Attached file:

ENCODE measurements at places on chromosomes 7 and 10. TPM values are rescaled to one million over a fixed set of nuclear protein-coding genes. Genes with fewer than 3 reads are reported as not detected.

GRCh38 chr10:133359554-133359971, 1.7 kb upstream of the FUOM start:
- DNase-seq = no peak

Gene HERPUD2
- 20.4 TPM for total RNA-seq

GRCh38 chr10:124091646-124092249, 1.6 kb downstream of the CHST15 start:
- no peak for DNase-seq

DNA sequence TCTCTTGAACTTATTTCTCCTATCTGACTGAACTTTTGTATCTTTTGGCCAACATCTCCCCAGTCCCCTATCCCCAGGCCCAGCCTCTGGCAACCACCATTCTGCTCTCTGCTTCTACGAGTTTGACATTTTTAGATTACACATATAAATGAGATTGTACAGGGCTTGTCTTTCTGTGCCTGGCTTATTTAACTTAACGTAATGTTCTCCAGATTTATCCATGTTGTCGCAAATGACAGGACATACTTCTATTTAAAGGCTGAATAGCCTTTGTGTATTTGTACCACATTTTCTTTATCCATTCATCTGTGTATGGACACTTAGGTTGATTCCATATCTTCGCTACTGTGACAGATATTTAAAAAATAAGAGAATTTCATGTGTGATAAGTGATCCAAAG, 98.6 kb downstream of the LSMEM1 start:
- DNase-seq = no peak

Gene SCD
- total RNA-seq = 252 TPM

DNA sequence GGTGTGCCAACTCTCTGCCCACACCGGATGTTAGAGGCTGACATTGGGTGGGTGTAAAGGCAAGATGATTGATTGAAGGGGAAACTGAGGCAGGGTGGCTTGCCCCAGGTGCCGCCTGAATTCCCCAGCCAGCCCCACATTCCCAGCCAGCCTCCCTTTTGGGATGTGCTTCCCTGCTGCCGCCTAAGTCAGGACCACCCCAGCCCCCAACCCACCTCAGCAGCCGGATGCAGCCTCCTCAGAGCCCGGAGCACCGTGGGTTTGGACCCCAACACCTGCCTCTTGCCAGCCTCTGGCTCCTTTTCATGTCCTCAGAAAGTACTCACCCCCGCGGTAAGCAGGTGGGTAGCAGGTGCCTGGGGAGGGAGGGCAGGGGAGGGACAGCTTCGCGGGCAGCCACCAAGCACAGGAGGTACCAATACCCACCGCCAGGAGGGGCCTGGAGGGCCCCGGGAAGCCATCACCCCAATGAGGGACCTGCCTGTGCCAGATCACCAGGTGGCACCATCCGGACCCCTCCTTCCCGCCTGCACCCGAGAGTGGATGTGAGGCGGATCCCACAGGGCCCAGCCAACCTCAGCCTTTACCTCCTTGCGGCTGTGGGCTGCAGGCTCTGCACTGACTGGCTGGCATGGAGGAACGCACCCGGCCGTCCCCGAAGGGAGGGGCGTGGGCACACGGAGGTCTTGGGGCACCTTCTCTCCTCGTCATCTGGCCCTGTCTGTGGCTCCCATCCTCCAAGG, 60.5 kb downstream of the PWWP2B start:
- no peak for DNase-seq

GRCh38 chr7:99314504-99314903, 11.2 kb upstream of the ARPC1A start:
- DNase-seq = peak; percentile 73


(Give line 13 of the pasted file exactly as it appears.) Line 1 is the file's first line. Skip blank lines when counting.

- no peak for DNase-seq